Short (≤ 6 h)
 No. of subjects484676323
 Incident MCI325062
 Model 10.89 (0.56, 1.40)1.00 (reference)2.98 (2.00, 4.45)
 Model 20.89 (0.55, 1.43)1.00 (reference)2.31 (1.51, 3.56)
 Model 30.82 (0.50, 1.32)1.00 (reference)2.18 (1.41, 3.39)
Long (≥ 9 h)
 No. of subjects582375634
 Incident MCI5845115
 Model 10.50 (0.35, 0.70)0.82 (0.50, 1.32)1.00 (reference)
 Model 20.65 (0.45, 0.94)0.70 (0.47, 1.04)1.00 (reference)
 Model 30.65 (0.45, 0.93)0.70 (0.46, 1.03)1.00 (reference)
a Multiple logistic regression.
b Adjusted odds ratios (95% confidence interval) (all such values).
c Model 1 was crude model.
d Model 2 was adjusted for age, sex, BMI, smoking status, drinking status, residence, education, marital status, income, regular physical activity, self-reported medical history (hypertension, diabetes, cardiovascular disease).
e Model 3 was same as model 2 plus sleep quality, negative well-being, baseline sleep duration and baseline cognitive function (MMSE scores).


This large-scale population-based study examined the associations between changes in sleep duration and the development of MCI. The results of this study indicated that an increase in sleep duration was significantly associated with a higher risk of developing MCI among older Chinese adults. After adjustment for potential confounders, an extreme increase in sleep duration (≥ 2 h) had a 1.46-fold higher risk of MCI than individuals who had an unchanged sleep duration. Moreover, going from a long sleep duration of ≥ 9 h to a moderate sleep duration (6-9 h) was negatively associated with MCI relative to those who had an unchanged long sleep duration.

Little evidence has explored the associations between changes in sleep duration and the incidence of MCI. One recent prospective study among Japanese elderly participants found that an increase in sleep duration of ≥ 2h was related to a higher risk of dementia (hazard ratio, 1.72; 95% CI 1.33-2.22) [12]. Another Whitehall II study investigated the associations between changes in sleep duration and cognitive function and demonstrated that going from a regular pattern of 6-8 h per night to shorter and longer durations of sleep were associated with poorer cognitive function [14]. However, the absence of baseline cognitive function data meant that the associations observed in this study could be attributed to the possible reverse causality, participants with baseline cognitive impairment are more likely to develop adverse sleep patterns during the follow-up period. In our study, all subjects had repeated measurements of sleep-related factors and cognitive function. We analyzed the association between changes in sleep duration and the risk of MCI with participants having MCI at baseline being excluded, which would provide more valid findings.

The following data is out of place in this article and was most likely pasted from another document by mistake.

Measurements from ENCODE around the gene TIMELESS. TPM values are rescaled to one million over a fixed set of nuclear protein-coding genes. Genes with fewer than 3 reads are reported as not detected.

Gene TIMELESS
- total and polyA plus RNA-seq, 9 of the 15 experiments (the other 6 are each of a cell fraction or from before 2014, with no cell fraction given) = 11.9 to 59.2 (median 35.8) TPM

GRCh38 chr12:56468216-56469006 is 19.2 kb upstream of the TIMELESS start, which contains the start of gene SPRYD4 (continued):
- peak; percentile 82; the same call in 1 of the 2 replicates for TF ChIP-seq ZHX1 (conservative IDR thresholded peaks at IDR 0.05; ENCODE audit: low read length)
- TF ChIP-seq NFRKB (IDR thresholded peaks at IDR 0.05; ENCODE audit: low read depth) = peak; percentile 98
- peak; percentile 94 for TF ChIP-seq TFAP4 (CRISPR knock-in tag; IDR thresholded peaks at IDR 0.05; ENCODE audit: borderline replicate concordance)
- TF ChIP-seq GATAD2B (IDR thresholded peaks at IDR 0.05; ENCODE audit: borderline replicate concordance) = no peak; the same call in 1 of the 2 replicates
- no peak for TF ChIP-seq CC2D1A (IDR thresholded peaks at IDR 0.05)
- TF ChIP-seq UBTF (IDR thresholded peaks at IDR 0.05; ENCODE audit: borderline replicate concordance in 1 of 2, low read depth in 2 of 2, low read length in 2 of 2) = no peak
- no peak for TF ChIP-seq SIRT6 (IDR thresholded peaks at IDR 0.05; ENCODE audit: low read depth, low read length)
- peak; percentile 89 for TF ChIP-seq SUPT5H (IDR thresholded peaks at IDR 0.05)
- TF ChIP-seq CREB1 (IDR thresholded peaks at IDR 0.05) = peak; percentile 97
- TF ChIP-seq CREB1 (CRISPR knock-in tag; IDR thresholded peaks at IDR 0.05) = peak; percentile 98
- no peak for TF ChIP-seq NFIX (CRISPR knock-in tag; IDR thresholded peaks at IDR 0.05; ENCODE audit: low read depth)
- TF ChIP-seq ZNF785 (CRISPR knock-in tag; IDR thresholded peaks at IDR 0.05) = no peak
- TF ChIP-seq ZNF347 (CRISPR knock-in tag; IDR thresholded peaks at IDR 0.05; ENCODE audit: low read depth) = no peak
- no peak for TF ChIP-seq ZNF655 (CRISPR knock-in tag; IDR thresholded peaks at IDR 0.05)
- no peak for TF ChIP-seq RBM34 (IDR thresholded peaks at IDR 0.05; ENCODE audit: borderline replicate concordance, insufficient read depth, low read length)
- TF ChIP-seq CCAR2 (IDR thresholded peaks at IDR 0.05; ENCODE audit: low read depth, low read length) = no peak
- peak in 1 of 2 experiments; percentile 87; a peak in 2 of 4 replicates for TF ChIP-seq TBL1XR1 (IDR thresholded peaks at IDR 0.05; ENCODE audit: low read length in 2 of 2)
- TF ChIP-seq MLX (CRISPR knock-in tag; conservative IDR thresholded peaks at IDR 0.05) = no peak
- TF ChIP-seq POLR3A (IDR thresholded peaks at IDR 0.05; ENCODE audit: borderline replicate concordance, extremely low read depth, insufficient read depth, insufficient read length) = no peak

Consistent with the aforementioned findings, this study suggested that subjects whose sleep duration increased by ≥ 2 h were at a higher risk of developing MCI. Although short sleep duration has been associated with worse cognitive function, memory impairment and psychomotor slowness [1517], we did not find a significant association between a decrease in sleep duration and incident MCI. This may be partly because aging is associated with shorter sleep duration and may lead to age-specific “normal” values of sleep duration.

In addition, we extend previous studies by demonstrating how different patterns of sleep change affect the risk of incident MCI. Increased sleep duration in baseline moderate sleepers was associated with a higher risk of MCI compared with those remained moderate sleepers. An increase from baseline short sleep to long sleep durations was also associated with the development of MCI compared with persistent short sleep durations, which suggested that increased sleep duration is more deleterious than the maintenance of short sleep durations in older adults. Furthermore, going from a long sleep duration to a moderate sleep duration was associated with a lower risk of MCI compared with those with persistent long sleep durations, which means that reduced sleep duration in long sleepers has a beneficial effect on MCI risk. Collectively, these results indicate that an increase in sleep duration plays an important role in the progression of MCI; it may serve as an early biological marker of MCI. Moreover, sleep restriction in long sleepers would be useful in the prevention of MCI, and maintaining moderate sleep durations is optimal for cognitive function.